Mehrdad Memarzadeh, Ardeshir Talebi, Masod Edalaty, Mehrdad Hosseinpour, Nasrin Vahidi
April-June 2009, 14(2):59-62
DOI:10.4103/0971-9261.55153  PMID:20671847
Background : The diagnosis of Hirschsprung's disease (HD) is based on the absence of ganglion cells. In hemotoxilin and eosin (H and E) as well as acetylcholine esterase staining there are limitations in the diagnosis of immature ganglion cells in neonates. Methods : In this prospective study, 54 biopsies taken from suspected HD patients (five mucosal specimens and 49 full thickness specimens) were studied. In the laboratory, after preparing sections of paraffin embedded tissues, H and E staining slides were compared with immunohistochemical (IHC) staining including: S100, NSE, CD117, CD56, Cathepsin D, Vimentin, BCL2, GFAP, Synaptophysin and chromogranin. Results : The study revealed 30 negative (absence of ganglion cells) cases (55.5%), 17 positive cases (31.04%) and seven suspected cases (12.9%) of ganglion cells on the H and E staining. On IHC staining with CD56 and Cathepsin D, all of the 17 positive cases detected through H and E, were confirmed for having ganglion cells and out of 30 cases reported negative on H and E staining, 28(93.3%) were reported negative and two (6.7%) positive by IHC staining. Of the seven suspected cases H and E staining), IHC staining detectedganglion cells only in five slides; two remained negative. Conclusions : IHC staining using CD56 and Cathepsin D improved the accuracy of diagnosis in HD when used in addition to H and E staining technique, especially for negative or suspicious slides.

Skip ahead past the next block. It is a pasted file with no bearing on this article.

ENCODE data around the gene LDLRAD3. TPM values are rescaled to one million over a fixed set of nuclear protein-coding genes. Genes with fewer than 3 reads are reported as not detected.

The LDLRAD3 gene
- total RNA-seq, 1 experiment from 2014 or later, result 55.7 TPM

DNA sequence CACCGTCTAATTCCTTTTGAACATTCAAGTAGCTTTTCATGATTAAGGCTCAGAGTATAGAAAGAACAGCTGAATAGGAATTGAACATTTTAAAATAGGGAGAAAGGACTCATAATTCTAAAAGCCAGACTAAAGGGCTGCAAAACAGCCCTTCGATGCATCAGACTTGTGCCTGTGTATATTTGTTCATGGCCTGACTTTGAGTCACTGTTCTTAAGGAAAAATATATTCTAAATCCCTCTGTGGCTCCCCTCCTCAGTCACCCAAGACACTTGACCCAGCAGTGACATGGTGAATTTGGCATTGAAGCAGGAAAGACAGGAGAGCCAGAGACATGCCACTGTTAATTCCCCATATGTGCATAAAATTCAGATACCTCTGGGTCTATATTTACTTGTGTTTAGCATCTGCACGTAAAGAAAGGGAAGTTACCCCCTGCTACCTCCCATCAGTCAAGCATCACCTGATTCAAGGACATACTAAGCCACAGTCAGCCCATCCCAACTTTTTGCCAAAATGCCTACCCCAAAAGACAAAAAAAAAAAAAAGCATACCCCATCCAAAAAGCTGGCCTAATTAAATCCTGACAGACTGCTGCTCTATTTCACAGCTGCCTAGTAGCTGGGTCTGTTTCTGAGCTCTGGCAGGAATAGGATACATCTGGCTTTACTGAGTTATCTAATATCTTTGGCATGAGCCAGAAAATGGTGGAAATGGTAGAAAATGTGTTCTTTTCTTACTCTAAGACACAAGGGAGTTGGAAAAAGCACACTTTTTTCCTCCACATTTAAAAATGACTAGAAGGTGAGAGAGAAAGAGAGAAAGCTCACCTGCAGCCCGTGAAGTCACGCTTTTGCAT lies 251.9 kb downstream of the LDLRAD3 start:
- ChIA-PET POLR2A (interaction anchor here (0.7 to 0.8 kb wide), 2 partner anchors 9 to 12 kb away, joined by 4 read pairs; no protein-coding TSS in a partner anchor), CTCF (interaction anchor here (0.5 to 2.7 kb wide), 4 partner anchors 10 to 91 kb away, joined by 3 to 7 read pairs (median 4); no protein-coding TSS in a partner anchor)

1 4,044 520
CASE REPORTS
Embryogenesis of esophageal atresia: Is localized vascular accident a factor?
Hemonta K Dutta, Shree Harsh
April-June 2009, 14(2):73-75
DOI:10.4103/0971-9261.55158  PMID:20671852
Several theories on embryogenesis of esophageal atresia have been proposed, none could explain the whole spectrum of this anomaly. We report a new variant of esophageal atresia in which the two blind pouches were joined by an atretic band. Histology of the atretic part showed groups of striated muscle arranged haphazardly without any lumen. The existing theories on etiology of esophageal atresia cannot explain this variant. However, localized vascular accident during intrauterine life resulting in disturbances in regional microcirculation could be a possible factor as demonstrated by Louw and Barnard in relation to jejunoileal atresia. This is contrary to the current understanding that disproportionate growth of the horizontal esophageal folds results in esophageal atresia.